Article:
Thoughts and images from Defend Our Coast actions across BC
Sarah Allan – Burnaby-Deer Lake – October 24, 2012
The ‘Defend Our Coast’ action ouside of Burnaby – Deer Lake MLA Kathy Corrigan’s office was made up of about 15 or 20 people when we first arrived at noon. It was mostly middle-aged and older people, many on on their lunch break, coming out to support the cause despite the rain. Energized by a few great signs, a skilled drummer and a pump up talk by Kathy Corrigan, we all managed to meet, greet and spread some positivity in opposition to tar sands, pipelines and increased tanker traffic on our beautiful BC coast. It was interesting for me to see what an action such as this looks and feels like outside the downtown core, and outside my highly activist Downtown Eastside neighbourhood. It was smaller in scale, and passersby were definitely much less knowledgeable about the issues, giving us confused or curious glances, but not appearing to care too much about the issue. However, the feeling at this action was the same as at any other demonstration. There was a sense of solidarity and a shared concern for the future of our beautiful coast, and of our country, that left me feeling energized by the enthusiasm of others and calmed by the sense that I’m not alone in my beliefs. A small success in a big fight!
Davis Bay, Sunshine Coast – October 24, 2012
On the Sunshine Coast, in tiny Davis Bay, a beautiful stretch of beach just before Sechelt, approximately 450 people came out Defend Our Coast, including residents of the Coast, students and children, and members of the Sechelt First Nation. An amazing turnout for an area with a population under 10,000 but not surprising considering how close to the ocean they live, and how directly the impacts of pollution and development are felt. (Proud to have my family represented there!) Photos by Kelly Allan
Elliot Heintzman – 1st & Commercial, Vancouver – October 24, 2012
After some misdirection, I found our friends located not at the Britannia Center, but on 1st at Commercial, hoisting homemade signs into the sights of passing traffic, both pedestrian and automotive. There was a good turn out, mostly made up of 20 and 30 somethings, plus lots of young families and the odd seen-everything elderly man or woman. By the time I had to get back to work, there were close to 50 or 60 people lining the street…I am no activist that’s for sure. I am a dude who loves camping, surfing and everything our land offers, and even if this turnout were just a mere mutual feeling shared between concerned humans, I’d say it were a success.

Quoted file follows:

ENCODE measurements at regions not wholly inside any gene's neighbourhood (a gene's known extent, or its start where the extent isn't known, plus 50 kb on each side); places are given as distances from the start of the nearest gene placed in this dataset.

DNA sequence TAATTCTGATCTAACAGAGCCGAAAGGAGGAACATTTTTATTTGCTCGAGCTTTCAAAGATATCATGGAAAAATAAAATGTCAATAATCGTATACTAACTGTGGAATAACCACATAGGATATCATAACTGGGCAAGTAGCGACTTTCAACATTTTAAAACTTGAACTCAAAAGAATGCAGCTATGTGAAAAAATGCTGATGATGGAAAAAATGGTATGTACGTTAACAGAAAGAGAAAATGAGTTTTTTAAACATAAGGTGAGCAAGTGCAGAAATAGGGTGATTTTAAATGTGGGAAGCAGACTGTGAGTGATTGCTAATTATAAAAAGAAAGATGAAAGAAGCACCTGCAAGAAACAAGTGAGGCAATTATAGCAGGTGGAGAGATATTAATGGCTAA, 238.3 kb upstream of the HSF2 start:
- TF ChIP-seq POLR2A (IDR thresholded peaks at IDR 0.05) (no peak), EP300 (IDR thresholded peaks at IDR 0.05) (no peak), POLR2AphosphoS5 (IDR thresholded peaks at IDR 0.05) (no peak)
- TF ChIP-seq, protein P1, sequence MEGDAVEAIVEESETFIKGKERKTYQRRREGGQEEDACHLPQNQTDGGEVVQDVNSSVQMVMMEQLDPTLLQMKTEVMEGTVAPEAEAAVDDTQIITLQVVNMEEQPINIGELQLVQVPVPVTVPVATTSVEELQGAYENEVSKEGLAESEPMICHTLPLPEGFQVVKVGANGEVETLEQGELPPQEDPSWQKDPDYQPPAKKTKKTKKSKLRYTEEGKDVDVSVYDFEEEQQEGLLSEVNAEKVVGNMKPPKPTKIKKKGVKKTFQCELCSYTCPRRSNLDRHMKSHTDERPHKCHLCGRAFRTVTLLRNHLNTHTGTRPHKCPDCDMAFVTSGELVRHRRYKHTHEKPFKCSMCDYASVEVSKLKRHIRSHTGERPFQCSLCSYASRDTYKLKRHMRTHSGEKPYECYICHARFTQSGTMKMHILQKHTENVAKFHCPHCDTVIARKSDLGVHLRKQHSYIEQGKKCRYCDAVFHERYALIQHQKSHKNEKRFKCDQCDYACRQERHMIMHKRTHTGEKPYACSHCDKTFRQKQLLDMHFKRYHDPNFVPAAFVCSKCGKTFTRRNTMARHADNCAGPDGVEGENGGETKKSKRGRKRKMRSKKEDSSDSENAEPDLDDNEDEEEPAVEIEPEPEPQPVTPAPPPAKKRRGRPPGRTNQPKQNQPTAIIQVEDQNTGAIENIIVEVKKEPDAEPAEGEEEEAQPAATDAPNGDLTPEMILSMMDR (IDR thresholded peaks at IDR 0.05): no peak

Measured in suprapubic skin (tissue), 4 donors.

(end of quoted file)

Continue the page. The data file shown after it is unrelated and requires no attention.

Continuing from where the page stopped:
Vanessa Andrews – Victoria, BC Legislature – October 22, 2012
I personally believe people aren’t able to voice their opinion or participate in change due to ignorance, fear or laziness. Traits which I fall victim too constantly (so absolutely no judgment.) What I’ve experienced today, among many other times I’ve been to rallies and discussions is a great sense of community and support. Being able to listen one another and respect one an others opinions and educate one another are CRITICAL to positive change. The biggest set back we can possess as individuals is believing our voice isn’t important and won’t be heard.
GxSx - Victoria BC Legislature – October 22, 2012
I was at the ‘Defend Our Coast’ protest all day and although it was rainy, spirits and especially voices were not dampened in the slightest. Elizabeth May gave a moving speech as did many First Nations leaders. It was an overwhelming message of unity and there was no negative sentiment other than towards the imminent threat of a pipeline. I had the honour of performing at the event with my band Rocky Mountain Rebel Music as the closer. With frozen fingers, we played for the few people left and did our best to maintain the integrity of the event and keep the message strong. What was once a crowd of 3500+ was now about 100+ but they were as lively as 3500 strong. Fueled by our mutual purpose to eliminate the threat of tankers or a pipeline on our coast, we played in front of the BC Legislature building (closed that day) and delivered the message loud and clear that we would not tolerate selling out our environment.
Find out more and get involved:
more PHOTOS here: